# Inductors

concept

Inductors are similar to capacitors (in fact in AC circuits you'll learn they're almost like negative capacitors). The equations involving inductors are therefore very similar to the ones involving capacitors and we won't spend as long covering them as we did before.

fact

An inductor stores energy in a magnetic field it produces in response to a current running through it.

fact

Just like a capacitors are measured in Farads and resistors are measured in Ohms the inductors are measured in a unit called Henries.

fact

The circuit symbol for an inductor is:
Or

fact

An inductor is typically formed by wrapping wire in loops around some kind of cylindrical core (which would be some kind of metal or even air).

fact

The amount of energy stored in an inductor is given by the equation:
\(W = \frac{1}{2}LI^2\)
Where \(W\) is the energy in joules, \(L\) is the inductance in henries and \(I\) is the current through the inductor in amps.

The current through an inductor cannot change instantaneously, when power is applied to an inductor the current will slowly build up to its final value. Likewise when power is interrupted the current cannot immediately stop, attempting to disconnect an inductor from a powered circuit is likely to cause sparks.

fact

The inductance of an inductor is controlled by the number of turns of wire, the length of the turned section of wire, the diameter of the core and the material the core is made out of.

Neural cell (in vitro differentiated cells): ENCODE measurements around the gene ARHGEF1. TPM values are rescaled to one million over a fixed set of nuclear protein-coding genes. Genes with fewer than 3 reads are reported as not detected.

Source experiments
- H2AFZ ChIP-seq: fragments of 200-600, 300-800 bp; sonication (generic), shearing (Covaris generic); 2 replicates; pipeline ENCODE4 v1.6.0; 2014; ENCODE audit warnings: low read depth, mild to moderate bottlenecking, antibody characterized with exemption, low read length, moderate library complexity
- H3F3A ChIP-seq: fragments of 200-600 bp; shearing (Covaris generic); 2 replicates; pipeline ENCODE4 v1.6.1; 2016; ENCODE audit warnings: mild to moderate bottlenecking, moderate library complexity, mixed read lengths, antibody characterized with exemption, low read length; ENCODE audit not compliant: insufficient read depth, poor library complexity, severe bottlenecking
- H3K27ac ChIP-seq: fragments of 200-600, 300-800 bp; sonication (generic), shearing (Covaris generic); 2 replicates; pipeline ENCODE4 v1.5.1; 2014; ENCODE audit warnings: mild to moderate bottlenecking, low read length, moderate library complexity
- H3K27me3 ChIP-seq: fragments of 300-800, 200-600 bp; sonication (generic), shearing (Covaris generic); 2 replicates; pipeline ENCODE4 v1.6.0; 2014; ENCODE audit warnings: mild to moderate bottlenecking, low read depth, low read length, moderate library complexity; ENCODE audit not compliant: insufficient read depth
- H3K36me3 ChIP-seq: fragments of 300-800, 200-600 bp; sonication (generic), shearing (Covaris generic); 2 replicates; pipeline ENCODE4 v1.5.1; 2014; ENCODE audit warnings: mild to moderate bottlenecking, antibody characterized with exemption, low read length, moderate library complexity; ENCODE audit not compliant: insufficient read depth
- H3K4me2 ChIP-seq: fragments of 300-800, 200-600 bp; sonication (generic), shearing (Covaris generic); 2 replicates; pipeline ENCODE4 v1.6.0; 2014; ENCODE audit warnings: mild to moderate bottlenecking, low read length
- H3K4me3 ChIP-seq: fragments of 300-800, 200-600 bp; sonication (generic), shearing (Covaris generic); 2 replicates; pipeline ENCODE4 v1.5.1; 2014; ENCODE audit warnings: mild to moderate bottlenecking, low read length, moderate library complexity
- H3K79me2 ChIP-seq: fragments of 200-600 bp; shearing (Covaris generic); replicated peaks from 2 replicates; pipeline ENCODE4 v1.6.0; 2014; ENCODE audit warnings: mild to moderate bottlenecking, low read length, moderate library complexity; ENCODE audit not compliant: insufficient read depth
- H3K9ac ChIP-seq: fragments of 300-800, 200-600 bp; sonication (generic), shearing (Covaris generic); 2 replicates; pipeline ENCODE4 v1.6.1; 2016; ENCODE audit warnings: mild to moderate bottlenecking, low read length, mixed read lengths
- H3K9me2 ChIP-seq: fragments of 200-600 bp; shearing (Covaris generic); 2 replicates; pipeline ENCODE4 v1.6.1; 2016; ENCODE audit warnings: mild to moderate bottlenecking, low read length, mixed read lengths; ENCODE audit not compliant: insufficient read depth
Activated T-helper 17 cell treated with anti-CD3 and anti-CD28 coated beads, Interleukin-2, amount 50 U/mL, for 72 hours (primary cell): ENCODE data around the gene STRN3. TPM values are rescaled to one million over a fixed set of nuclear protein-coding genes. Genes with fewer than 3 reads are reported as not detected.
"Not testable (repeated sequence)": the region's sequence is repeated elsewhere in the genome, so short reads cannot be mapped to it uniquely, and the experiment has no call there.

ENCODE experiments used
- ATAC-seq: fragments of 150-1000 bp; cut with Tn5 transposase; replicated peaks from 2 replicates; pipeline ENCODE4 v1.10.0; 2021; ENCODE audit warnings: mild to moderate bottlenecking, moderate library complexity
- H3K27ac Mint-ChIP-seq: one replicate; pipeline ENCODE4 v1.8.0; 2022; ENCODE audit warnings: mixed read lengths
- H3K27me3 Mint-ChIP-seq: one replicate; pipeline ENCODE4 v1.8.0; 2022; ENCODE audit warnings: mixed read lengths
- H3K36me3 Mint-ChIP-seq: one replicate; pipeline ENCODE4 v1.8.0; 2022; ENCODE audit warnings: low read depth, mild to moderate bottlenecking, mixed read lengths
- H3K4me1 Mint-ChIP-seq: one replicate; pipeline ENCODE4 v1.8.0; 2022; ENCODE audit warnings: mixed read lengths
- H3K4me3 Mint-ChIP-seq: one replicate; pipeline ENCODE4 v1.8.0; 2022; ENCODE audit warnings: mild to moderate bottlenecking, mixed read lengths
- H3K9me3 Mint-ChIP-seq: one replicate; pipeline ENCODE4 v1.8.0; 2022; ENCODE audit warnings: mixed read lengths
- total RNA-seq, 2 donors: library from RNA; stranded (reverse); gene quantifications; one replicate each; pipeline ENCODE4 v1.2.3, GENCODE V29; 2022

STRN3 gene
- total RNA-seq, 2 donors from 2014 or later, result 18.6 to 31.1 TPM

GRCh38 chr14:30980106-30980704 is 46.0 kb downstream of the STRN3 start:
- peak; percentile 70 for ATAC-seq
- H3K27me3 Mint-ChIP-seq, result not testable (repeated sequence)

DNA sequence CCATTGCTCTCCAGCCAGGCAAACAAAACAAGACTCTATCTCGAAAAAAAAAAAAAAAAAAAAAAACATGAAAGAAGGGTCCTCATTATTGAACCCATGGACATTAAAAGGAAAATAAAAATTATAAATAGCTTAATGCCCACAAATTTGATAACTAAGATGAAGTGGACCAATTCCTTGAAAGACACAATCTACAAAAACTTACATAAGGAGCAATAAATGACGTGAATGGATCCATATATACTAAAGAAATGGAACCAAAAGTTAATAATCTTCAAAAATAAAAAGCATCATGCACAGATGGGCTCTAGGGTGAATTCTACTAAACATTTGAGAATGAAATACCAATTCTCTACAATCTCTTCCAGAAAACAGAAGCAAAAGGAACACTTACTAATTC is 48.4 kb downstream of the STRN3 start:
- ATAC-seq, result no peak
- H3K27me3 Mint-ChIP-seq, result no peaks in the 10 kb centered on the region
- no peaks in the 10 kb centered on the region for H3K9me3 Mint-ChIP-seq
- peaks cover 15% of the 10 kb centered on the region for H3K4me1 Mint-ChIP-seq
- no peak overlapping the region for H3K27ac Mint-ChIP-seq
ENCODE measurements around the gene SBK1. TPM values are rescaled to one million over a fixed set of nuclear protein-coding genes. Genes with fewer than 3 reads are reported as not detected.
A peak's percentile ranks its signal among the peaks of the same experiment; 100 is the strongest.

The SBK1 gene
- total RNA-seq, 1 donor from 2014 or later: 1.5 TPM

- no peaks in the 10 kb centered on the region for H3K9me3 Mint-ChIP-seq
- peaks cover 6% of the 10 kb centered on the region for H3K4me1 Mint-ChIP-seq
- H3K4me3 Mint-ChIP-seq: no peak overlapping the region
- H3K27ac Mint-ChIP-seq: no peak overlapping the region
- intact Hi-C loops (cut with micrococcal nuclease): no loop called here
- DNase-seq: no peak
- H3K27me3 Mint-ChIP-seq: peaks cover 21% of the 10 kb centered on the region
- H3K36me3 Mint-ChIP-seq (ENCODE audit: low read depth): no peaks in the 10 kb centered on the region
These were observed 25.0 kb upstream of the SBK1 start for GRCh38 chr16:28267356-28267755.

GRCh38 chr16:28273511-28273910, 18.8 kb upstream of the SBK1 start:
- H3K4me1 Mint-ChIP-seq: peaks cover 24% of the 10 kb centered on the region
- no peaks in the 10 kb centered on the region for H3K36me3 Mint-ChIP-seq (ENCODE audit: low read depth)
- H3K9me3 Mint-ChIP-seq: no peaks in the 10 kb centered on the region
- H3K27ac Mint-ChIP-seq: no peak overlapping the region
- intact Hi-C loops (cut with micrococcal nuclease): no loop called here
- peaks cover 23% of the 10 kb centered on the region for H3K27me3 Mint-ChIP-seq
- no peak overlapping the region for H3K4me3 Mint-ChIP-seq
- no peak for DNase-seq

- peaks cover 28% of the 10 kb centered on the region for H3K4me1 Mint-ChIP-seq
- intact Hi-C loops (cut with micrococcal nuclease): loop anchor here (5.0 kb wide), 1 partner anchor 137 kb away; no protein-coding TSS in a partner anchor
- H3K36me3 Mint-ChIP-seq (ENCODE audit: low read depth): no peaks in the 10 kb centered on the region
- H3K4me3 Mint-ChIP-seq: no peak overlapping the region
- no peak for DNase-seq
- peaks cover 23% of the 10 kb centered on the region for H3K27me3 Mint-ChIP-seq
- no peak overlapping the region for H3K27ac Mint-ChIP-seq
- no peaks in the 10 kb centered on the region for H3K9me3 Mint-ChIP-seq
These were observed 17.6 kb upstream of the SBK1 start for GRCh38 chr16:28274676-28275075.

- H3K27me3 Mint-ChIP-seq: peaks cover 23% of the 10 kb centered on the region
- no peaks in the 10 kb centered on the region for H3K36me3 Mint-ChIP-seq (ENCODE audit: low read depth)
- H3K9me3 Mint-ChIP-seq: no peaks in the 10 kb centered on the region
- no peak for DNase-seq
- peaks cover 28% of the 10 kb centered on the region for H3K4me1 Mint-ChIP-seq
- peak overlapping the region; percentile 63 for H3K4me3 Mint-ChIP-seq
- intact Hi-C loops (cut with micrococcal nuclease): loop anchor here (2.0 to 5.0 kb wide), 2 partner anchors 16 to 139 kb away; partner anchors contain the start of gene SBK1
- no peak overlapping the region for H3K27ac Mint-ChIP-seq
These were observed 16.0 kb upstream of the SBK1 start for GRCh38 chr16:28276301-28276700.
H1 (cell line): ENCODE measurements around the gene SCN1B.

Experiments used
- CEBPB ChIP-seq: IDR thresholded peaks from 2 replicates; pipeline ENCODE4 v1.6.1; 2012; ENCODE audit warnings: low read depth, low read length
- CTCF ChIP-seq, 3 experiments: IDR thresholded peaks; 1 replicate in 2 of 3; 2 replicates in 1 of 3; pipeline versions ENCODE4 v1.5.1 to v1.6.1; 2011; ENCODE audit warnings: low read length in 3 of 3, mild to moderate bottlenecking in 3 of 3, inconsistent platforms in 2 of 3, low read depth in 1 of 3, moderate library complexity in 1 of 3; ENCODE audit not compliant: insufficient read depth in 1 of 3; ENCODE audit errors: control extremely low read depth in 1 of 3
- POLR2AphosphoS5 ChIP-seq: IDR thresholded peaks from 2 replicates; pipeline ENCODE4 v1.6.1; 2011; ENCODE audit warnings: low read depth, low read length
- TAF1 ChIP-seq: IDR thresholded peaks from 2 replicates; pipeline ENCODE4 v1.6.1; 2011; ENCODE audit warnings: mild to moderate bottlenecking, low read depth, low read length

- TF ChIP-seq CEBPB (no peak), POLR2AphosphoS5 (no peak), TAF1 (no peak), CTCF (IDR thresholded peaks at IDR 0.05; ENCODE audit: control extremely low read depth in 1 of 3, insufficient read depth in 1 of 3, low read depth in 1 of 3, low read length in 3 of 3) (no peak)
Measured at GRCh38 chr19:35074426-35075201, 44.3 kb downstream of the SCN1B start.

The formula for an inductor's inductance is given by:
\(L = \frac{N^2 \times A \times \mu}{l}\)
Where \(L\) is inductance in Henries, \(N\) is the number of turns, \(A\) is the cross sectional area of the core, \(\mu\) is something called the core's "magnetic permeability" which you would look up in a table and \(l\) is the length of the inductor's coils.

fact

When the current through an inductor attempts to change the inductor will produce a voltage across its terminals in response to that change.
The voltage across an inductor is given by:
\(V = L \frac{\delta i}{\delta t}\)

This means that if the current through an inductor isn't changing there's no voltage across it. If the current is increasing then the voltage will become positive. If the current is decreasing then the voltage will become negative.
The faster the current changes the larger the voltage produced.

practice problems